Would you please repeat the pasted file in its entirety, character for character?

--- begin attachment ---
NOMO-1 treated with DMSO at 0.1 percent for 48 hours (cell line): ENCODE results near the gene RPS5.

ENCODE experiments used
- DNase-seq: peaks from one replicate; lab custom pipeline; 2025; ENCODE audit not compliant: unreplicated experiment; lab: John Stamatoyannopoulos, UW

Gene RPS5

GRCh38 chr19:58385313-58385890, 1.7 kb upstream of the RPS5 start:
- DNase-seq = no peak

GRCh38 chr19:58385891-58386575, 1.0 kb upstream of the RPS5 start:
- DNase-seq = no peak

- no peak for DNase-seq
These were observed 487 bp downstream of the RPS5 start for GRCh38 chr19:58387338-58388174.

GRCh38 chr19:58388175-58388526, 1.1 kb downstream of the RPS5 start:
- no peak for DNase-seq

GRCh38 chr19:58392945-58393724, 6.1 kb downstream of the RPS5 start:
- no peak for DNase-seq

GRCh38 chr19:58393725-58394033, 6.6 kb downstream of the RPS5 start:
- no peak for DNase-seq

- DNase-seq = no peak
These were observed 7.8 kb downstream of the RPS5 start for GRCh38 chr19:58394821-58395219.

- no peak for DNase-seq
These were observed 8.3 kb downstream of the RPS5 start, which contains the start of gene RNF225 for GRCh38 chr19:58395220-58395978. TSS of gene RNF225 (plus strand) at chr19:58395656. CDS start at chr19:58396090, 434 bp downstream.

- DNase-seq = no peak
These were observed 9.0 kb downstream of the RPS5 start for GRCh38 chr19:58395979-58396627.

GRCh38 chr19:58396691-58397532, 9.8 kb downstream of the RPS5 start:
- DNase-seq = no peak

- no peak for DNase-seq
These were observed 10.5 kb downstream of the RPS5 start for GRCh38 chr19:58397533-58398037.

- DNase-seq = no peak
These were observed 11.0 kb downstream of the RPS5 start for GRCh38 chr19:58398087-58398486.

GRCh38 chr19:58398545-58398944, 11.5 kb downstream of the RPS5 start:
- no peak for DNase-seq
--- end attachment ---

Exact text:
NOMO-1 treated with DMSO at 0.1 percent for 48 hours (cell line): ENCODE results near the gene RPS5.

ENCODE experiments used
- DNase-seq: peaks from one replicate; lab custom pipeline; 2025; ENCODE audit not compliant: unreplicated experiment; lab: John Stamatoyannopoulos, UW

Gene RPS5

GRCh38 chr19:58385313-58385890, 1.7 kb upstream of the RPS5 start:
- DNase-seq = no peak

GRCh38 chr19:58385891-58386575, 1.0 kb upstream of the RPS5 start:
- DNase-seq = no peak

- no peak for DNase-seq
These were observed 487 bp downstream of the RPS5 start for GRCh38 chr19:58387338-58388174.

GRCh38 chr19:58388175-58388526, 1.1 kb downstream of the RPS5 start:
- no peak for DNase-seq

GRCh38 chr19:58392945-58393724, 6.1 kb downstream of the RPS5 start:
- no peak for DNase-seq

GRCh38 chr19:58393725-58394033, 6.6 kb downstream of the RPS5 start:
- no peak for DNase-seq

- DNase-seq = no peak
These were observed 7.8 kb downstream of the RPS5 start for GRCh38 chr19:58394821-58395219.

- no peak for DNase-seq
These were observed 8.3 kb downstream of the RPS5 start, which contains the start of gene RNF225 for GRCh38 chr19:58395220-58395978. TSS of gene RNF225 (plus strand) at chr19:58395656. CDS start at chr19:58396090, 434 bp downstream.

- DNase-seq = no peak
These were observed 9.0 kb downstream of the RPS5 start for GRCh38 chr19:58395979-58396627.

GRCh38 chr19:58396691-58397532, 9.8 kb downstream of the RPS5 start:
- DNase-seq = no peak

- no peak for DNase-seq
These were observed 10.5 kb downstream of the RPS5 start for GRCh38 chr19:58397533-58398037.

- DNase-seq = no peak
These were observed 11.0 kb downstream of the RPS5 start for GRCh38 chr19:58398087-58398486.

GRCh38 chr19:58398545-58398944, 11.5 kb downstream of the RPS5 start:
- no peak for DNase-seq